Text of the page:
375 F2d 129 Utica Mutual Insurance Company v. D Vincent

375 F.2d 129

Merle D. VINCENT, Jr., Regional Director of the Third Region
of the NationalLabor Relations Board, Appellee.

No. 192, Docket 30756.

United States Court of Appeals Second Circuit.

Argued Jan. 26, 1967.
Decided March 14, 1967.

Charles Barnhill, Chicago, Ill. (Philip C. Lederer, Kalvin M. Grove, Chicago, Ill., Thomas P. Schnitzler, New York City, Patrick L. Vaccaro, New Rochelle, N.Y., Lederer, Barnhill & Fox, Chicago, Ill., Morgan F. Bisselle, New Hartford, N.Y., Jackson, Lewis & Schnitzler, New York City, of counsel), for appellant.

Elliott C. Lichtman, Washington, D.C. (Arnold Ordman, Gen. Counsel, Dominick L. Manoli, Assoc. Gen. Counsel, Marcel Mallet-Prevost, Asst. Gen. Counsel, Herman M. Levy, Washington, D.C., Attorney), for appellee.

Before MOORE and FRIENDLY, Circuit Judges, and BRYAN, District judges.*

FRIENDLY, Circuit Judge:

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This action was brought in the District Court for the Northern District of New York by Utica Mutual Insurance Company ('Utica'), a New York corporation, against the Regional Director of the Third Region of the NLRB. The complaint alleged that Communications Workers of America, AFL-CIO, had filed a petition seeking certification as exclusive bargaining representative of the office clerical, Maintenance and cafeteria workers in Utica's main office; that the Regional Director had thereupon caused to be served a notice of a representation hearing pursuant to 9(c) of the National Labor Relations Act and 102.63 et seq. of the Board's Rules and Regulations; and that such a hearing had begun before a hearing officer. The gravamen of the complaint was that the provision in 9(c)(1) that the hearing officer 'shall not make any recommendations with respect thereto' deprived Utica 'of its valuable property rights to a full and fair hearing on the matter of an 'appropriate bargaining unit" without the due process of law guaranteed by the Fifth Amendment, whether decision were to be made by the Regional Director or by the Board, see Rules and Regulations 102.67. The complaint sought a declaratory judgment of invalidity and interlocutory injunctive relief. Finding that the complaint raised no substantial constitutional question, Judge Brennan declined to convoke a court of three judges under 28 U.S.C. 2282 and dismissed the action.


When a complaint for an injunction makes a claim of unconstitutionality which on its face would require a court of three judges under 28 U.S.C. 2281 or 2282, the single district judge should consider whether the claim is substantial and, if he finds it is not, refuse to convoke a court of three judges and dismiss the action. Ex parte Poresky, 290 U.S. 30, 54 S.Ct. 3, 78 L.Ed. 152 (1933); California Water Service Co. v. City of Redding, 304 U.S. 252, 254-255, 58 S.Ct. 865, 82 L.Ed. 1323 (1938); Wicks v. Southern Pacific Co., 231 F.2d 130 (9 Cir.), cert. denied, 351 U.S. 946, 76 S.Ct. 845, 100 L.Ed. 1471 (1956); White v. Gates, 102 U.S.App.D.C. 346, 253 F.2d 868, cert. denied, 356 U.S. 973, 78 S.Ct. 1136, 2 L.Ed.2d 1147 (1958); Carrigan v. Sunland-Tujunga Telephone Co., 263 F.2d 568 (9 Cir.) cert. denied, 35. U.S. 975, 79 S.Ct. 893, 3 L.Ed.2d 841 (1959); Bell v. Waterfront Comm., 279 F.2d 853, 857-858 (2 Cir. 1960); Powell v. Workmen's Compensation Board, 327 F.2d 131, 138 (2 Cir. 1964).1 This is not merely a power confided to the single district judge but an important responsibility, since the requirement of three judges 'entails a serious drain upon the federal judicial system particularly in regoins where, despite modern facilities, distance still plays an important part in the effective administration of justice,' Phillips v. United States, 312 U.S. 246, 250, 61 S.Ct. 480, 483, 85 L.Ed. 800 (1941), a burden not only on the inferior courts but, if the three judges retain the case, upon the Supreme Court by virtue of the provision for direct appeal, 28 U.S.C. 1253.2 Appeal from a dismissal by a single judge lies to the court of appeals. Bell v. Waterfront Comm., supra, 279 F.2d at 858, and cases there cited; cf. Idlewild Bon Voyage Liquor Corp. v. Epstein, 370 U.S. 713, 82 S.Ct. 1294, 8 L.Ed.2d 794 (1962). We hold that Judge Brennan properly performed his duty in this case.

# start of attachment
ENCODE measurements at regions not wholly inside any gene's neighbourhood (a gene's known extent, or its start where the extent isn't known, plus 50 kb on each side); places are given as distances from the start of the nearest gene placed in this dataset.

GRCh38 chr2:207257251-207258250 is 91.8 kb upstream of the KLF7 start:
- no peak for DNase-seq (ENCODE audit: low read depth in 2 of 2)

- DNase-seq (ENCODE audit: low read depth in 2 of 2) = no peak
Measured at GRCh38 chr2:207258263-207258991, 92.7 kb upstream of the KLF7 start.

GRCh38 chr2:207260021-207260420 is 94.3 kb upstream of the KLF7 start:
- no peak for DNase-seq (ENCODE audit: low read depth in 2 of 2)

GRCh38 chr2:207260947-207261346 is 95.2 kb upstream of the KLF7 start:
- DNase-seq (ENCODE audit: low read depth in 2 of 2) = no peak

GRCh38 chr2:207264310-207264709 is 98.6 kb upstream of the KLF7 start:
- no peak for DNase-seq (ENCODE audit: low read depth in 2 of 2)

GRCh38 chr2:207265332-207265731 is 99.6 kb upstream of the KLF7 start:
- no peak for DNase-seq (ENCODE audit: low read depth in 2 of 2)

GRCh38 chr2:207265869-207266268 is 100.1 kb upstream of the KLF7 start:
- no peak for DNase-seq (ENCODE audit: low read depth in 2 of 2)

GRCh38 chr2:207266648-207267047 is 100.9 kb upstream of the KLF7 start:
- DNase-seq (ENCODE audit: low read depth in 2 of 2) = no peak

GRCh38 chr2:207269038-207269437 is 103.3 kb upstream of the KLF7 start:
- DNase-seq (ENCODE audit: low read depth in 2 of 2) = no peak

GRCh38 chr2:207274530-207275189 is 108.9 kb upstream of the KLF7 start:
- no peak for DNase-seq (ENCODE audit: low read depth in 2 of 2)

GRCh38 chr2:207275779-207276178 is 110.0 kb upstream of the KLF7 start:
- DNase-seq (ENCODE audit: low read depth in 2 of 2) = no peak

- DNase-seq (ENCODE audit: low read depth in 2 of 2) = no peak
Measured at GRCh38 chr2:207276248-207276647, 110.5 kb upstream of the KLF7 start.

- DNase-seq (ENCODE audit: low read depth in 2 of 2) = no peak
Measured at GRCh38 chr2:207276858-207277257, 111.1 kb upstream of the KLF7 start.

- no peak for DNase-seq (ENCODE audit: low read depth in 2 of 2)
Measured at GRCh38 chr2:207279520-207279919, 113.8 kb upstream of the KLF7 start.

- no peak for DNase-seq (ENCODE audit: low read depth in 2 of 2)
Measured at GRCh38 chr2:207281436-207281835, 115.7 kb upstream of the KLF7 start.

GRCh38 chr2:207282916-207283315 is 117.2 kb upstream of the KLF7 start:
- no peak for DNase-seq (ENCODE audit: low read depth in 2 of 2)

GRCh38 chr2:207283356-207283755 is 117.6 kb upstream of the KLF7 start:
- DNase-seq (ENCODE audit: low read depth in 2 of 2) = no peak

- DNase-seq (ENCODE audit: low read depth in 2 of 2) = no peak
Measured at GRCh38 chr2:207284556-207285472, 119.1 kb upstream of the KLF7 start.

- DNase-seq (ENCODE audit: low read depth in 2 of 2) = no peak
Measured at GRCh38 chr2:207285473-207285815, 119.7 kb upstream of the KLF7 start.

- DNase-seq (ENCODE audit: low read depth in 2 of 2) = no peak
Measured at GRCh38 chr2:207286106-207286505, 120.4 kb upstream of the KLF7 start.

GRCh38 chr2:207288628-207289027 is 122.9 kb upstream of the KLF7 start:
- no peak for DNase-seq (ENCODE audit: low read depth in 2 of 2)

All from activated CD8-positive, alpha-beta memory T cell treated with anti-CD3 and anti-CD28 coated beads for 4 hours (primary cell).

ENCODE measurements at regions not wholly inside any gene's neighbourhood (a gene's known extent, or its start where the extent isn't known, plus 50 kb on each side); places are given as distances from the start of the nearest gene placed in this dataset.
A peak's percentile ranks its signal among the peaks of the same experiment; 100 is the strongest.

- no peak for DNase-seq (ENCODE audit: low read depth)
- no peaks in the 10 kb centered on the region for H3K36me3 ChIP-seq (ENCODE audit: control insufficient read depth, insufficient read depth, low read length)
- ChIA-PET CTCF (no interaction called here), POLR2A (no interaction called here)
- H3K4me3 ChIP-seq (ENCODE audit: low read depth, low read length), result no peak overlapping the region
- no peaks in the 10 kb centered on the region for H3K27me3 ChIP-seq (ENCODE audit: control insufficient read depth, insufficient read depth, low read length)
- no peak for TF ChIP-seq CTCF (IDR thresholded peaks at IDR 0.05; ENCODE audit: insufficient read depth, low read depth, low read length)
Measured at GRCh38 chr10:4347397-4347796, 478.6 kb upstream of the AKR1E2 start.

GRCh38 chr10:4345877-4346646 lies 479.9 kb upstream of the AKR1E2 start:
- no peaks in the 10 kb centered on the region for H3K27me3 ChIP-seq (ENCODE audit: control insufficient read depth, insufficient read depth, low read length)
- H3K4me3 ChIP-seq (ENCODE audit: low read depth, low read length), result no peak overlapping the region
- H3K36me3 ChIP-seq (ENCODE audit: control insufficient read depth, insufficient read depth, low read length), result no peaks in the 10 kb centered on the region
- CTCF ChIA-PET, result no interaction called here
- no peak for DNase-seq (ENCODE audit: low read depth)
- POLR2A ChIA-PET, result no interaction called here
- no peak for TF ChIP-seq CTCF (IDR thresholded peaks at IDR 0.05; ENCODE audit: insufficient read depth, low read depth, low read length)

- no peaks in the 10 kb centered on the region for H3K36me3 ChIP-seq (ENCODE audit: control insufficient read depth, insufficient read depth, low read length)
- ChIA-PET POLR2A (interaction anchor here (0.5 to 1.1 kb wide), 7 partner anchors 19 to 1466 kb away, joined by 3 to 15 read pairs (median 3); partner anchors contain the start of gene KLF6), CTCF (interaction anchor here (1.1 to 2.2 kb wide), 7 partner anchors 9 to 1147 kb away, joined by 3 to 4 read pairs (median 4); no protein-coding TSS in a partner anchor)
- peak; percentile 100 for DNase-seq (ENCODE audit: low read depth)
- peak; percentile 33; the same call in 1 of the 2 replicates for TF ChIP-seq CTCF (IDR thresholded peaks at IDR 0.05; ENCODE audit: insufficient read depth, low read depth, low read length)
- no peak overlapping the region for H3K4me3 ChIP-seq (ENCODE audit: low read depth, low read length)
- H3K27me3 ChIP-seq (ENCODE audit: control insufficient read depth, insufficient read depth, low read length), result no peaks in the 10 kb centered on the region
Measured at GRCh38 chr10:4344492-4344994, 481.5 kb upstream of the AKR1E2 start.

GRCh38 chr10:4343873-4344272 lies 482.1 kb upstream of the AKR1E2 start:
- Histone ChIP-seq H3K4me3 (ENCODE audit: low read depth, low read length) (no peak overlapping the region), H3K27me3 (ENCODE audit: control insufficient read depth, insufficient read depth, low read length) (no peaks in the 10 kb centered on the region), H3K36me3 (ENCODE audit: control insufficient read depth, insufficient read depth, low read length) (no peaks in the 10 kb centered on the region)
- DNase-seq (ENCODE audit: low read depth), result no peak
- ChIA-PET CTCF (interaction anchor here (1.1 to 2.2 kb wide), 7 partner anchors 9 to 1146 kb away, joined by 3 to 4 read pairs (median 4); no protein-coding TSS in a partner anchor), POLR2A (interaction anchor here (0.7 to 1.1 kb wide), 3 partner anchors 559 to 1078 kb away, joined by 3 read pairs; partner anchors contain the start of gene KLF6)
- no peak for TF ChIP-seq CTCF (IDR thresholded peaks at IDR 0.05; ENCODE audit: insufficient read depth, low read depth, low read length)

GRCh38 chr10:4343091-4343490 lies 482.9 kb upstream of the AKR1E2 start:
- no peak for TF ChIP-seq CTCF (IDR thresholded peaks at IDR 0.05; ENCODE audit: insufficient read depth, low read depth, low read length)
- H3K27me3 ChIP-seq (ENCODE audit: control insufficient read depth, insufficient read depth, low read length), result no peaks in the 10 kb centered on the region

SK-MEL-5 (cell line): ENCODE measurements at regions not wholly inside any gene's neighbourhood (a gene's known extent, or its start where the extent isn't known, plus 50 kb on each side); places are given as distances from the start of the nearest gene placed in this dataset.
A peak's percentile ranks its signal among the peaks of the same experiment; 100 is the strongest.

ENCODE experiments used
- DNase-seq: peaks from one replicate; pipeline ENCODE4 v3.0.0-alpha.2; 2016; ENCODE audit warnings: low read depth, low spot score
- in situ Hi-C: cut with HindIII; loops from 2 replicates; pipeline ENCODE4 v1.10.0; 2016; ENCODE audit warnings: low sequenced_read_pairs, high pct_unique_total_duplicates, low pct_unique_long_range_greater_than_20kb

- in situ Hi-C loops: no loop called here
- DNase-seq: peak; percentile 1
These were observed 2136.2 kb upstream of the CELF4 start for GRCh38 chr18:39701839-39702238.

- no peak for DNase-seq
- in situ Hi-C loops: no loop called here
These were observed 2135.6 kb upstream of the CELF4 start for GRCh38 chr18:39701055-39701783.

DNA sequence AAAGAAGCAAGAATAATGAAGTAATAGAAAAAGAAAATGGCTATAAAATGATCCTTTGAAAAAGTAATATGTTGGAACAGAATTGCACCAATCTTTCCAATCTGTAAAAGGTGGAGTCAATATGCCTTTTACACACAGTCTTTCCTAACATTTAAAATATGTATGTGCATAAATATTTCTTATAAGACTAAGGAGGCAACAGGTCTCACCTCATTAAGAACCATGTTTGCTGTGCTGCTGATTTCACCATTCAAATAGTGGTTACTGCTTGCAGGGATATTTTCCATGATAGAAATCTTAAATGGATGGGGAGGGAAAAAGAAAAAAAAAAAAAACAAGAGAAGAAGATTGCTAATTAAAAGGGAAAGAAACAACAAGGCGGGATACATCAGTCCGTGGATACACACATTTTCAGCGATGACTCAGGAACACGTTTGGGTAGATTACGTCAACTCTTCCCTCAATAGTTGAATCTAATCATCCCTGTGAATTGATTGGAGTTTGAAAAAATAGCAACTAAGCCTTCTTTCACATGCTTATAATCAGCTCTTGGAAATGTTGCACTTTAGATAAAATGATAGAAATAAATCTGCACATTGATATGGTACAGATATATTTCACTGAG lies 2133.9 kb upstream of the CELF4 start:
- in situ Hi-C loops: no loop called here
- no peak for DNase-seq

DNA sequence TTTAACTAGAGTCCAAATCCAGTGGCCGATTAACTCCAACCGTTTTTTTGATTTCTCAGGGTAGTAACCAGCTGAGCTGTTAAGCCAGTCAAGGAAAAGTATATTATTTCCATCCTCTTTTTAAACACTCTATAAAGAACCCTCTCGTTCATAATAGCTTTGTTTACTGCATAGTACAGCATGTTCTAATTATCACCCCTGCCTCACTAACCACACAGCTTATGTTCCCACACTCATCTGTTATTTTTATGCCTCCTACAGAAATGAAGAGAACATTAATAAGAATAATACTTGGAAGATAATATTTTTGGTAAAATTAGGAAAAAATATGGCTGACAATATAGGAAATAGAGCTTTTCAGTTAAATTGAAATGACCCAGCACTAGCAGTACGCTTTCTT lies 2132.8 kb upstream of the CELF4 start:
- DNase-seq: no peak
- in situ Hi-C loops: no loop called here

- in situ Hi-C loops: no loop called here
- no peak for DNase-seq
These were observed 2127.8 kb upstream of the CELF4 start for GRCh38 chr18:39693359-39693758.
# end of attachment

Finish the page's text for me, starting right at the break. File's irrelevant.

As to the substantiality of Utica's constitutional objection, we take as our criterion the Supreme Court's statement, 'The lack of substantiality in a federal question may appear either because it is obviously without merit or because its unsoundness so clearly results from the previous decisions of this court as to foreclose the subject.' California Water Service Co. v. City of Redding, supra, 304 U.S. at 255, 58 S.Ct. at 867. Utica finds in the due process clause of the Fifth Amendment a requirement that when there are issues of credibility, as was assumed to be true here, no determination of fact may be made unless the decider has either seen the witnesses himself or has been furnished with a report as to credibility by another who has, save when circumstances such as the death of a deposed witness unavoidably prevent. We discern no such absolute in the history laden words of the Fifth Amendment; Utica would freeze what is usually a sensible rule of judicial administration into a constitutional imperative.


Even on issues where due process requires a 'trial type' hearing, the due process clause makes no such inexorable command as Utica asserts.3 Chief Justice Hughes' ringing pronouncement in the first Morgan case, 'The one who decides must hear,' was preceded by a statement that 'while it would have been good practice to have the examiner prepare a report and submit it to the Secretary and the parties * * * we cannot say that that particular type of procedure was essential to the validity of the hearing,' and was followed by the explanation:


'This necessary rule does not preclude practicable administrative procedure in obtaining the aid of assistants in the department. Assistants may prosecute inquiries. Evidence may be taken by an examiner. Evidence thus taken may be sifted and analyzed by competent subordinates. Argument may be oral or written. The requirements are not technical. But there must be a hearing in a substantial sense. And to give the substance of a hearing, which is for the purpose of making determinations upon evidence, the officer who makes the determinations must consider and appraise the evidence which justifies them.' Morgan v. United States, 298 U.S. 468, 478, 481-482, 56 S.Ct. 906, 910-912, 80 L.Ed. 1288 (1936).